Following a 2 percent decrease in November, an average residential Southern California Edison customer’s bill will go down another 6 percent.
On December 17, the California Public Utilities Commission (CPUC) approved SCE’s 2016 Energy Resources Recovery Account (ERRA) electric procurement cost revenue requirement forecast (Application15-05-007) – an estimate of the budget that the utility will need to supply electricity, which is the main factor in January’s rate decrease.
The forecast of $3.783 billion is approximately $1.008 billion lower than the $4.792 billion1 2014 revenue requirement that is currently reflected in present rates.
These costs are approved annually. SCE generates about 20 percent of its own power and buys the rest through contracts and short-term markets.
“Southern California Edison is working hard to keep rates reasonable for our customers,” SCE President Pedro Pizarro said. “With lower prices forecast over the coming months for energy sources that provide electricity, we’re able to reduce customer bills.”
Part of the January reduction reflects the implementation of an October 22 settlement between the utility and Nuclear Electric Insurance Limited for the San Onofre outages caused by the failures of replacement steam generators. SCE’s customers’ share of the settlement is $312.8 million.
As a result. SCE’s residential customers will benefit next year through increases in the twice yearly climate credits on their April and October bills: Those credits are increasing from $29 twice a year to $38 twice a year.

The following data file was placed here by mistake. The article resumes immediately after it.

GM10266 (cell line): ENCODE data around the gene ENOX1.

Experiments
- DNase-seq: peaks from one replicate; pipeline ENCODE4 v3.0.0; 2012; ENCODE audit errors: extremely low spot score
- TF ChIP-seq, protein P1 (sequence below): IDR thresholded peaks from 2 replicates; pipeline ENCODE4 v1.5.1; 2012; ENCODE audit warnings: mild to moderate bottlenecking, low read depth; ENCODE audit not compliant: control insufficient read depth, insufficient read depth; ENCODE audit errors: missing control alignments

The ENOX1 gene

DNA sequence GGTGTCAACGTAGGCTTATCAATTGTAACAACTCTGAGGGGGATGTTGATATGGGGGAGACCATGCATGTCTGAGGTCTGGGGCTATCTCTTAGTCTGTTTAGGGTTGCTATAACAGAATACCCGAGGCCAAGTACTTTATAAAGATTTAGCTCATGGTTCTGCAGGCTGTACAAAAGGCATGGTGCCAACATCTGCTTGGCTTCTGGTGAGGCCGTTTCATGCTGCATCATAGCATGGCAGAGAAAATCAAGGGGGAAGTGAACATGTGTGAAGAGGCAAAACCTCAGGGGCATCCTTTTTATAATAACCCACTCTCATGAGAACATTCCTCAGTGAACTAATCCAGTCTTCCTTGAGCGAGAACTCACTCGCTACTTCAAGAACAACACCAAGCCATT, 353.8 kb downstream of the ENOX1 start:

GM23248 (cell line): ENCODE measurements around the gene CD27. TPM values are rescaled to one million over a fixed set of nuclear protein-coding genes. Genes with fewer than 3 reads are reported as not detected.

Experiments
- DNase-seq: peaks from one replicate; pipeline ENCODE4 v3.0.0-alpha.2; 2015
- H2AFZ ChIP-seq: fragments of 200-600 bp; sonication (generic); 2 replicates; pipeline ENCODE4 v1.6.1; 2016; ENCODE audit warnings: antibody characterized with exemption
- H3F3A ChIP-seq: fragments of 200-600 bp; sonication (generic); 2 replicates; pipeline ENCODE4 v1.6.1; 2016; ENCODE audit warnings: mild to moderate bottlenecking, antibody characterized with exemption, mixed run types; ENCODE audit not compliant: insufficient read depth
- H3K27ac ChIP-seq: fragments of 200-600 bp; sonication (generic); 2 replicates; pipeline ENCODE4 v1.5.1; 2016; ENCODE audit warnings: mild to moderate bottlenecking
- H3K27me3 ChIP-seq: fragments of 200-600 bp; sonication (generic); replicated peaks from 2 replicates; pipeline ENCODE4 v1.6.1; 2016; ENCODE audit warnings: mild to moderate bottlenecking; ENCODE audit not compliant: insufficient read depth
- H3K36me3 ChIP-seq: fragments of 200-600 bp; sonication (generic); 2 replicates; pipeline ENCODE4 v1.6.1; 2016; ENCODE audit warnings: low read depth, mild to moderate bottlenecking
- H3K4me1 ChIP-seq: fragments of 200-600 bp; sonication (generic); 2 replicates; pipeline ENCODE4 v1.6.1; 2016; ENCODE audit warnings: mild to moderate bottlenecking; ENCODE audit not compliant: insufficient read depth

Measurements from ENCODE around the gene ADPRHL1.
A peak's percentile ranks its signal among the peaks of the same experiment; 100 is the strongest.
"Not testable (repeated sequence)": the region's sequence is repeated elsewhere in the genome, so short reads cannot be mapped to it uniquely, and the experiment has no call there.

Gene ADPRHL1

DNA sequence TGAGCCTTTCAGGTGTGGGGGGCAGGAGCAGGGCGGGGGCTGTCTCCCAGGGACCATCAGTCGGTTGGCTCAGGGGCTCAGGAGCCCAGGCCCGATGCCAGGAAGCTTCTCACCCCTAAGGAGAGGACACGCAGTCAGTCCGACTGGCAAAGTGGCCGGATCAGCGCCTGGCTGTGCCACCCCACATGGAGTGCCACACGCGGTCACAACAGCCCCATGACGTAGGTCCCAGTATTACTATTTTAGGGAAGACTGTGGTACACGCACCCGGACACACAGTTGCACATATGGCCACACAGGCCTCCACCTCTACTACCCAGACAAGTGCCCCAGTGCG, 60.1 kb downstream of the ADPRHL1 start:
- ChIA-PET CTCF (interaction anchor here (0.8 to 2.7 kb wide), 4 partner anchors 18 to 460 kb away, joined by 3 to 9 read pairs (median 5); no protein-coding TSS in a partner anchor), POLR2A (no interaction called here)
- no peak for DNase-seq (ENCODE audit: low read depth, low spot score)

Another rate change taking effect on January 1 is the commission’s decision authorizing recovery of costs reviewed in SCE’s Test Year 2015 General Rate Case (Application 13-11-003), which includes inspecting, repairing and replacing infrastructure that will make it easier to restore power after an emergency outage in the future. It also funds the people SCE employs, such as the workers who climb the poles to restore electric service in storms and answer customer service calls.
Every three years, the commission reviews a request from SCE for the next three-year spending cycle.
The General Rate Case makes up more than 40 percent of rates for the nearly 14 million people SCE serves. About half of customer rates comes from the cost of energy sources for power. The remaining portion comes from a variety of other factors, such as large transmission projects regulated by the Federal Energy Regulatory Commission and programs for energy efficiency and to protect low-income customers.